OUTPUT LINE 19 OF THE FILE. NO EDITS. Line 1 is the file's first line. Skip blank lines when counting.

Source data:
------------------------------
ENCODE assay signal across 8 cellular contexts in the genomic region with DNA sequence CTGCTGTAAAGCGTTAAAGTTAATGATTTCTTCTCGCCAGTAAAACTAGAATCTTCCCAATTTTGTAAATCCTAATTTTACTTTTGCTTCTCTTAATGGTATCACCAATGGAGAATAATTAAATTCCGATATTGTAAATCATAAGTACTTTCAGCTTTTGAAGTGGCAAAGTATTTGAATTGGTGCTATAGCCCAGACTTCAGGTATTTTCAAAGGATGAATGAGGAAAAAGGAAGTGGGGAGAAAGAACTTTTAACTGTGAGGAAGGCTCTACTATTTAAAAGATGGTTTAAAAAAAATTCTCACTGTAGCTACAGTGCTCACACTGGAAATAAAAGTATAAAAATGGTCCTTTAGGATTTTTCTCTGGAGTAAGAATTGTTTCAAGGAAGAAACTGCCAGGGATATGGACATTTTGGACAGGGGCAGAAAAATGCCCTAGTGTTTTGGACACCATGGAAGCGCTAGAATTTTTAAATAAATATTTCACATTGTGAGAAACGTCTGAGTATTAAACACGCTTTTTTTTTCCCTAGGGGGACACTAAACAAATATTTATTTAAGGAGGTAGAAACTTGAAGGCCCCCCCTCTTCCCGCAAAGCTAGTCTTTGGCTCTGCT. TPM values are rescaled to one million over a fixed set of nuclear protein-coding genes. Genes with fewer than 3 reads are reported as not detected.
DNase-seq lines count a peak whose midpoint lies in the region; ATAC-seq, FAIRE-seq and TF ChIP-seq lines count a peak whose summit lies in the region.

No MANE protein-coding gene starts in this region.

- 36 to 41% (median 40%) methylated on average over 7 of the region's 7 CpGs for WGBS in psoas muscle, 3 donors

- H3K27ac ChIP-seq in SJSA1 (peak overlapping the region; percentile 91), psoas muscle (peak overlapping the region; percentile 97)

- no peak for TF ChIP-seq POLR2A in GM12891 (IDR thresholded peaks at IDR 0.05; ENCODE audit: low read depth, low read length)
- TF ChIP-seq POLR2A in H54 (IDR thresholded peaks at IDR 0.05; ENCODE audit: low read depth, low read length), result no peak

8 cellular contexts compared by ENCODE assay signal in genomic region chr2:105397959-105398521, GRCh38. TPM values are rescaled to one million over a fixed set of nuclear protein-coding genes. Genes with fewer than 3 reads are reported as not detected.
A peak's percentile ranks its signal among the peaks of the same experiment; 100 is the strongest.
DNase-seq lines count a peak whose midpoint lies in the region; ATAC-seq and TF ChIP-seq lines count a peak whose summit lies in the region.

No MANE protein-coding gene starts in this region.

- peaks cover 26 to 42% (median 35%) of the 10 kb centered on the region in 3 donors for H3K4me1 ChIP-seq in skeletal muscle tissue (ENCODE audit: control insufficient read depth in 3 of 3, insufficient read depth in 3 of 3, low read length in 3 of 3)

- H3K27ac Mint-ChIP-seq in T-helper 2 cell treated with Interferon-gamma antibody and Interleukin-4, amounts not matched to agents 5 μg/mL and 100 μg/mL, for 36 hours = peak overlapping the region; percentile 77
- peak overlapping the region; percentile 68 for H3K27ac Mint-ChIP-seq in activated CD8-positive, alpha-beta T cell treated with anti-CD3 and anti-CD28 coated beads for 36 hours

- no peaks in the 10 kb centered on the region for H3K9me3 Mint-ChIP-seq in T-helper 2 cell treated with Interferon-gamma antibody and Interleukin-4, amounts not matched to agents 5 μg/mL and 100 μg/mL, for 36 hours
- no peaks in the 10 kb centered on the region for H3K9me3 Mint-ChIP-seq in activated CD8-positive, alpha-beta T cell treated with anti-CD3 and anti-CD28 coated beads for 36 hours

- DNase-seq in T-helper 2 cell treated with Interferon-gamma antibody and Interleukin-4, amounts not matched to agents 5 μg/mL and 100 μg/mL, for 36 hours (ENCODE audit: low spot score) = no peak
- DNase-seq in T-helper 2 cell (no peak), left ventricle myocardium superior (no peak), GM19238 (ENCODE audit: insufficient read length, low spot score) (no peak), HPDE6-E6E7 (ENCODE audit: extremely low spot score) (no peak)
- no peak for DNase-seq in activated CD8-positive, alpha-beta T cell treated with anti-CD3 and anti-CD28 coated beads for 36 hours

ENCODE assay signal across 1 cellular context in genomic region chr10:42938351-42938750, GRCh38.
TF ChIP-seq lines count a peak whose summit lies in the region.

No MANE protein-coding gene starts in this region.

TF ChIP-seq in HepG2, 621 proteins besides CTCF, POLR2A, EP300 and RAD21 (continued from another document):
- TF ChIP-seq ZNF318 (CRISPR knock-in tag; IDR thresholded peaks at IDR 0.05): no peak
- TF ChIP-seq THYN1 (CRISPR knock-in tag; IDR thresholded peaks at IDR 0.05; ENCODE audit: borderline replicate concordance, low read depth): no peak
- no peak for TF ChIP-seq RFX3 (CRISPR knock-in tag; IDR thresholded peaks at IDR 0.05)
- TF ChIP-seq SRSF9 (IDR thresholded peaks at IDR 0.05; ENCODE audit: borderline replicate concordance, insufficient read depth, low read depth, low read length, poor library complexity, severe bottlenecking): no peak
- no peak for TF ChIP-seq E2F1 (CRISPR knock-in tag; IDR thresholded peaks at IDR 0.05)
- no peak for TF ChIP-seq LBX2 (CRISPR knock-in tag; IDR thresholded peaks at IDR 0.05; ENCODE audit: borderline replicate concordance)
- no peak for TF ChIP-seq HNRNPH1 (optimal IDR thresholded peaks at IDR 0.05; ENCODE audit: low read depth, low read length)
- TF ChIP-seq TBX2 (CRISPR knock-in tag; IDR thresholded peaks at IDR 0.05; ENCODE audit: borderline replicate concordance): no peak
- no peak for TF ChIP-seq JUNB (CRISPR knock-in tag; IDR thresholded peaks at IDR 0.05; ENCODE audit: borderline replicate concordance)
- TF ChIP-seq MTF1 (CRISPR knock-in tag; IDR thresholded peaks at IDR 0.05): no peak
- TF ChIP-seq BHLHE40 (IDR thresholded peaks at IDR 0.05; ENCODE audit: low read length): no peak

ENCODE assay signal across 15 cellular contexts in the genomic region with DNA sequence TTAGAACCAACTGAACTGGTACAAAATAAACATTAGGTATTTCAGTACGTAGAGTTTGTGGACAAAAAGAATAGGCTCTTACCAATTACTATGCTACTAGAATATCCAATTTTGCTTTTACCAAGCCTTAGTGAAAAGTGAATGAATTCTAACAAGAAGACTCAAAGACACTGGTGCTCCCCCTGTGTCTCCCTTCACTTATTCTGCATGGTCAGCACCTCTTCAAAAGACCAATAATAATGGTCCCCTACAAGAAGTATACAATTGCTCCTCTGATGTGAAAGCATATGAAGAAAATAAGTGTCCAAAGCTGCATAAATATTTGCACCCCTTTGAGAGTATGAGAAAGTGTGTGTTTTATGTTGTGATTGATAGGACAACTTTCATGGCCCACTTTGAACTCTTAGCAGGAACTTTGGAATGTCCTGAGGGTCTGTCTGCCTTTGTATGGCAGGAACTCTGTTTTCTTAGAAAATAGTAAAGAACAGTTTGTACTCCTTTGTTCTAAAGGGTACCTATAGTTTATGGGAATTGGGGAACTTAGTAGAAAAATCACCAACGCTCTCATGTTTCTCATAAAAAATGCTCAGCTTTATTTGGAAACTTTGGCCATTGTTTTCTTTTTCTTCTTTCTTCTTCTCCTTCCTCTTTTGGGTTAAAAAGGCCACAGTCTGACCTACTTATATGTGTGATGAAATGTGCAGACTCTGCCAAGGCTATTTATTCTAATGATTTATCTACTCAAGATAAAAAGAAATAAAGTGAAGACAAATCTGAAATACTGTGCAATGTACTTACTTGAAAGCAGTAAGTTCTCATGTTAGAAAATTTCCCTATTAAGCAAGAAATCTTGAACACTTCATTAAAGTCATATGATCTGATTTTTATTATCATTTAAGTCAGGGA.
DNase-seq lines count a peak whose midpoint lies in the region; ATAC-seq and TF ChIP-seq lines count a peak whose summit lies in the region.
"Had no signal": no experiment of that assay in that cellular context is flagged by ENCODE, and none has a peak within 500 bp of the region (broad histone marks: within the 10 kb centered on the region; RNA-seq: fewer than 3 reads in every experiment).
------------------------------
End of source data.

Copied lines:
- no peak for DNase-seq in activated CD8-positive, alpha-beta T cell treated with anti-CD3 and anti-CD28 coated beads for 36 hours